some commonly held beliefs about web accessibility are incorrect. Early this year, Ian Pouncey posted a few other Web accessibility myths.
Here is a quick roundup of the myths from these two articles.
From Accessibility myths and misconceptions:
* Accessibility is just for blind people
* Accessible websites are ugly and boring
* Accessibility is expensive and difficult
* Offering a text-only version is good enough
* Customisation and read-aloud functionality make a site accessible
From Web accessibility myths:
* Validation equals accessibility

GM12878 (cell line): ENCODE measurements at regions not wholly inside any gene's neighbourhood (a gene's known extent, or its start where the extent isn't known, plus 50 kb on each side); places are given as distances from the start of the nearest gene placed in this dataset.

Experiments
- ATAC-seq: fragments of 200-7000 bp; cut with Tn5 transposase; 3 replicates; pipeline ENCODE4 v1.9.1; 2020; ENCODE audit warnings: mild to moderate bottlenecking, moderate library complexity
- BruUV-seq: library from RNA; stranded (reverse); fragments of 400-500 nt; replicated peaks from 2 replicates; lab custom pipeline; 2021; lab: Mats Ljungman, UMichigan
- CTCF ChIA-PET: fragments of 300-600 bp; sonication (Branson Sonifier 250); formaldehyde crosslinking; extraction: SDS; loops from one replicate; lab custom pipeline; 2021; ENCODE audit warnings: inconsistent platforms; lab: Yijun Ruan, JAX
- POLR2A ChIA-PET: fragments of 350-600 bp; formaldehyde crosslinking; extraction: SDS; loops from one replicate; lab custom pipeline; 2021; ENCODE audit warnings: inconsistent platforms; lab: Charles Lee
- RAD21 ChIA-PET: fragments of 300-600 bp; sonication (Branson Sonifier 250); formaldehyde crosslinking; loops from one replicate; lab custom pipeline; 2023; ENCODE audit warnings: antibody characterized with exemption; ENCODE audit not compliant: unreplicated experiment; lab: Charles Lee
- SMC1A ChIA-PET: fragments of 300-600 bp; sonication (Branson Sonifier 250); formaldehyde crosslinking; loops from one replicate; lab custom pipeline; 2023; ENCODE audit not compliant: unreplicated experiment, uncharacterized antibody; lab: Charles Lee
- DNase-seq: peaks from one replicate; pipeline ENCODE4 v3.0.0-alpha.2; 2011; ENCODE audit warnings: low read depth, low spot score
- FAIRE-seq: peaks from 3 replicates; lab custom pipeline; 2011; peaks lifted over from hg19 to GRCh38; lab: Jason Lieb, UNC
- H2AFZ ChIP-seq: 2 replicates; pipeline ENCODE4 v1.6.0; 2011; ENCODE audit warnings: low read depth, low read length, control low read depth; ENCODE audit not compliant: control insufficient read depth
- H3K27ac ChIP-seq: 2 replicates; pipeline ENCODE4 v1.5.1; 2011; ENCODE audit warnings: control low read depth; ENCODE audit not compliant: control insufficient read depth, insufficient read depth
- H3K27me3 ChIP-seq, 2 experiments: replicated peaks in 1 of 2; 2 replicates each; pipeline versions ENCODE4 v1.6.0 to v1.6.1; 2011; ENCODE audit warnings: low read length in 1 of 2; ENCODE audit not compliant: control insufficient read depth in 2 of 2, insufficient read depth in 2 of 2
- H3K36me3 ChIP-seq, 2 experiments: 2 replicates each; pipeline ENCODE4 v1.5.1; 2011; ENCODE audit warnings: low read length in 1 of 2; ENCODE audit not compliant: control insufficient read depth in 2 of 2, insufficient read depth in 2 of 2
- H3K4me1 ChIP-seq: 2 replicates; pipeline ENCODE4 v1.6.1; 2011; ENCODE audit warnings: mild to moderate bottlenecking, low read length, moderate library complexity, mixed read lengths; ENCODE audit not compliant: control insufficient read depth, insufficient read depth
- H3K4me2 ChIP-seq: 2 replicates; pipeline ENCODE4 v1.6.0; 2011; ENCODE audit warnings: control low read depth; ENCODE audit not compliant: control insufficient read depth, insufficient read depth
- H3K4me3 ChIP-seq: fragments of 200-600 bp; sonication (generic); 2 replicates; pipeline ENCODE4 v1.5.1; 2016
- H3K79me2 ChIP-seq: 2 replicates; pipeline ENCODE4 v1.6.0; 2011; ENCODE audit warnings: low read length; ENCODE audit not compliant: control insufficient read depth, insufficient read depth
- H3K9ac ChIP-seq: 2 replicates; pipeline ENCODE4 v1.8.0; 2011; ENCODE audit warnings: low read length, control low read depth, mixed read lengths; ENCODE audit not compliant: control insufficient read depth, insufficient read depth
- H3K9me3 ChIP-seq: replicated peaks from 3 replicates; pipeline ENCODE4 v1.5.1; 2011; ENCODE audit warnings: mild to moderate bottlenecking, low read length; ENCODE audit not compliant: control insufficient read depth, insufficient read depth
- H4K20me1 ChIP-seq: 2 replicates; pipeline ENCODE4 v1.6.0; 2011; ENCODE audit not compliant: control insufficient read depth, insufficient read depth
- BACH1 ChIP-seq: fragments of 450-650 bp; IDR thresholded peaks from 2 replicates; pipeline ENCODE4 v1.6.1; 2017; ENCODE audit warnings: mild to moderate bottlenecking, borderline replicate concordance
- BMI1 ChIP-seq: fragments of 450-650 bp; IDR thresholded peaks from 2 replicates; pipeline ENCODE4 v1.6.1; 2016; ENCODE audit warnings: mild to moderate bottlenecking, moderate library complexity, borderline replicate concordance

* If it works with a screen reader it is accessible
* Sites are either accessible or inaccessible
* Content that isn’t 100% accessible shouldn’t be published
Style guides are complements to identity projects. Ranging from simple logo usage tips to full-blown corporate identity style guides, these documents are sometimes asked by clients but should always be provided by the designer, at least in their basic form.
Designing a style guide can be as simple as putting together a couple of pages of usage examples for the identity designed or as complicated as designing an entire book that covers every possible application of the identity.